Normal office chairs are notorious for negatively impacting your posture, especially if you’re sitting in them improperly. Slouching in your chair can also cause a decrease in your core strength and variety of other health problems we’ll explore further during this article.

The solution? it’s going to be replacing your office chair for a stability ball.

Here, we discuss the science behind the connection between how we sit and our health, the potential benefits of sitting on a stability ball, and a number of other exercises for improving your back health and posture.The Biomechanics of Sitting
Just like all our movements, sitting requires the activation and relaxation of certain muscles, and it stresses different bones. The parts of the body that are most studied regarding sitting posture is that the spine and back (lumbar region) and therefore the pelvis. The hamstring muscles also influence sitting posture, however.

The biomechanics of sitting can change significantly counting on the chair type and posture. once we stand freely, all of our weight is transferred to the ground through our feet. once we sit down, most of the load transfer to the ground is shifted from our feet to the seat pan, armrests, and backrests. This transfer gives our feet a sense of reliefLumbar Region
When we sit, we naturally tend to slouch a touch to feel relief from standing. Our lumbar region is concave and curved toward the stomach, giving the looks of “slouching.” during this posture, technically called lordotic, the vertebrae and discs are thicker toward the front of the body instead of toward the rear of the body to cushion the increased pressure on this a part of the vertebrae. Also, the sacrum, which is that the lower a part of the spine fixed to the pelvis, is angled forwardSince the sacrum is connected to the pelvis, any rotation of the pelvis affects the vertebrae of the spine.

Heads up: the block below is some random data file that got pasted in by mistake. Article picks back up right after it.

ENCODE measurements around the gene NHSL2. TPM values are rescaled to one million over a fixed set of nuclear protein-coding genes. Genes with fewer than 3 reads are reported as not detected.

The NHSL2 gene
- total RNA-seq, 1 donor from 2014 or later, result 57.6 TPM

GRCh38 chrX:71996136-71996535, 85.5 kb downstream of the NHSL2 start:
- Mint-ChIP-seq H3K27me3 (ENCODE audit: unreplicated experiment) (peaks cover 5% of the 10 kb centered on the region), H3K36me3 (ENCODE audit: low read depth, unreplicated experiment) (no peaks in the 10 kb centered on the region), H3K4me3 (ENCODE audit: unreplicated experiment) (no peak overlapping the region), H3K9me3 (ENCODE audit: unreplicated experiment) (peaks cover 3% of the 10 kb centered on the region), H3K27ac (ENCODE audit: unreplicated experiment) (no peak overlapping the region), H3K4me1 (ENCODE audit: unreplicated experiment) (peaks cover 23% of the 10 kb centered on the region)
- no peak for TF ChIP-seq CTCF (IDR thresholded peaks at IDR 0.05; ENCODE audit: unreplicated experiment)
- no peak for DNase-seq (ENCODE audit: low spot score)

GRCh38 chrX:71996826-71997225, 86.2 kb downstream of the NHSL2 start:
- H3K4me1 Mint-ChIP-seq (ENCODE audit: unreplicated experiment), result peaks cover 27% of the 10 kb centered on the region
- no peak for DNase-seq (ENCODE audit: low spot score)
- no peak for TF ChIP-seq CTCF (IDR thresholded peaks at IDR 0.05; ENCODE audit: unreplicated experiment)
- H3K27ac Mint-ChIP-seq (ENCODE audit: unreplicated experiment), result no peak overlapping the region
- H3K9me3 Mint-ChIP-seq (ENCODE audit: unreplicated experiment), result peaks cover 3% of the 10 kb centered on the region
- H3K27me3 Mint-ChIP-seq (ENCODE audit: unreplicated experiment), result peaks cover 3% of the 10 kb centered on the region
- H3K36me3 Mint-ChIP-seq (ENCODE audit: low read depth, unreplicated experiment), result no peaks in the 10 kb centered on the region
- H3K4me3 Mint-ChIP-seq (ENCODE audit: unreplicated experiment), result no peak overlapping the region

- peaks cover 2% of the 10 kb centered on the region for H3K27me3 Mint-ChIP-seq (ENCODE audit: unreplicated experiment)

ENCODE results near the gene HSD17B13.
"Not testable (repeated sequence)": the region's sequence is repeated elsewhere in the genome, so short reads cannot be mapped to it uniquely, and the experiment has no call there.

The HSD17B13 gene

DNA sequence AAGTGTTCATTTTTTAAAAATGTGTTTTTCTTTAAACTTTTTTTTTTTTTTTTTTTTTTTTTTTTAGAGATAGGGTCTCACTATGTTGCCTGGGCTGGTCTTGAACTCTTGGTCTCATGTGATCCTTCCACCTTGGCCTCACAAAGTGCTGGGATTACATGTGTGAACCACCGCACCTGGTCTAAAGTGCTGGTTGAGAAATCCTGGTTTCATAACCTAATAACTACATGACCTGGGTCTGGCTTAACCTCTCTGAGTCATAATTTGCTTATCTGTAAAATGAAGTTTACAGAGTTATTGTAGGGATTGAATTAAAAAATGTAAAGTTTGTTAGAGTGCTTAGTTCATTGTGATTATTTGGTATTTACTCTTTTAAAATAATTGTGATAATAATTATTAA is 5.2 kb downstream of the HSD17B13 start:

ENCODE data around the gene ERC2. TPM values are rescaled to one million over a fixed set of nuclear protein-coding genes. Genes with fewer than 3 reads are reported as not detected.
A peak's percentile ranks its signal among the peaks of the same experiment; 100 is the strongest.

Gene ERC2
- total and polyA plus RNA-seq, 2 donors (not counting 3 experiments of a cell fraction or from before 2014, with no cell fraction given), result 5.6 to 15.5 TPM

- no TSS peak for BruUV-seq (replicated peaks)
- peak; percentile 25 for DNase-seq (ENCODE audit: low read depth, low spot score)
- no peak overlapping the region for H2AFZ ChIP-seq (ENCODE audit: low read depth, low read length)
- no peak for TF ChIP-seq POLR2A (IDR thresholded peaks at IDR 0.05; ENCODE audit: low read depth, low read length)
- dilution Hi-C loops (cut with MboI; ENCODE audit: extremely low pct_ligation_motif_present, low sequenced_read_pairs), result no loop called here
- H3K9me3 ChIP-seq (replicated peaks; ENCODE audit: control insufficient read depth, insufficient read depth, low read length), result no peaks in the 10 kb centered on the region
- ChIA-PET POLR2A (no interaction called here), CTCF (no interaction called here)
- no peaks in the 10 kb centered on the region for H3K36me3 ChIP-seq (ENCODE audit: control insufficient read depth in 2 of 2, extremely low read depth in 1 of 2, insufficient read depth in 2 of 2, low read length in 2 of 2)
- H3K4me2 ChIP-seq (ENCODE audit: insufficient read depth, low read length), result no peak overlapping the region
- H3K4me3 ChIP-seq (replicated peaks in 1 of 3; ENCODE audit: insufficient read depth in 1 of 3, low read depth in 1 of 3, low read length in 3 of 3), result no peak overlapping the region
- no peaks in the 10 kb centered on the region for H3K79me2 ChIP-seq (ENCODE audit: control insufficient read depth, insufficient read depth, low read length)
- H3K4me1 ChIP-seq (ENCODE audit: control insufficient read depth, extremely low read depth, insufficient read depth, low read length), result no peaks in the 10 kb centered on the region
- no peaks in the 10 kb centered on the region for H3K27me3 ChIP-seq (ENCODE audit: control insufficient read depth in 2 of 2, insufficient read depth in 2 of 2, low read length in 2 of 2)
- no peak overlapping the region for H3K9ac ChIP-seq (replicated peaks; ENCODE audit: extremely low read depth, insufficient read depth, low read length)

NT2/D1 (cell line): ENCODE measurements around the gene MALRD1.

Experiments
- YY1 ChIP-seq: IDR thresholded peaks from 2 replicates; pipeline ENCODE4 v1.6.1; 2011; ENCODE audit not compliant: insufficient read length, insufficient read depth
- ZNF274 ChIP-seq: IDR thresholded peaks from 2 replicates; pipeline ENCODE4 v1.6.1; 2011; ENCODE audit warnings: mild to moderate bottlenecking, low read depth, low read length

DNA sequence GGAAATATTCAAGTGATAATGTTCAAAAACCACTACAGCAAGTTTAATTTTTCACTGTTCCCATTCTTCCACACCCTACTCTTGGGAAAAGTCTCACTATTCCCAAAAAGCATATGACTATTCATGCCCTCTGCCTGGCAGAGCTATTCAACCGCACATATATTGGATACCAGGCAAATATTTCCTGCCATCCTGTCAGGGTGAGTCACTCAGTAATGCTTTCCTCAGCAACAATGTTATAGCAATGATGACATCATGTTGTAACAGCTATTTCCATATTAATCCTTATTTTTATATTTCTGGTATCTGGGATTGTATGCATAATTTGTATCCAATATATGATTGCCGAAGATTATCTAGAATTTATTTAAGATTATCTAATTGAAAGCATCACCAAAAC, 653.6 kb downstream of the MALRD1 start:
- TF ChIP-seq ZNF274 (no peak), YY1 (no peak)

If the pelvis is rotated forward slightly (b), the lumbar spine curves to raised maintain an upright posture. However, a backward tilt can cause an increased flattening of the lumbar spine. this will increase kyphosis (sometimes mentioned as hunchback or roundback), which may be a spinal disorder where the spine has an outward curve and this leads to the event of abnormal rounding of the upper back (c).

As you’ll see within the image below, compared to relaxed standing, both upright and slouched sitting have smaller angles. The smaller the angle in prolonged sitting, the larger the danger for back pain and injury.Hamstrings
The hamstring muscles also influence sitting posture and therefore the position of the spine. They extend from just above the knee to the pelvis, meaning they cross the hip and knee joints. As a result, the extensibility and therefore the strength of hamstrings have an impression on back posture also . เว็บแทงบอลฟรี

In fact, in people that have lower back pain associated with working for long periods ahead of a computer, their hamstring muscles tend to possess increased activity. this suggests that folks with back pain attended have more tense hamstring muscles than those without back pain.

One study examined the consequences of stretching the hamstrings within the workplace on posture. Researchers found that hamstring stretching exercises effectively increased hamstring extensibility, leading to a more aligned spinal curve and a more favorable pelvic tilt.

Another study found that athletes who had injured their hamstrings had poorer lower back posture. Both of those studies are samples of the correlation between hamstring health and posture

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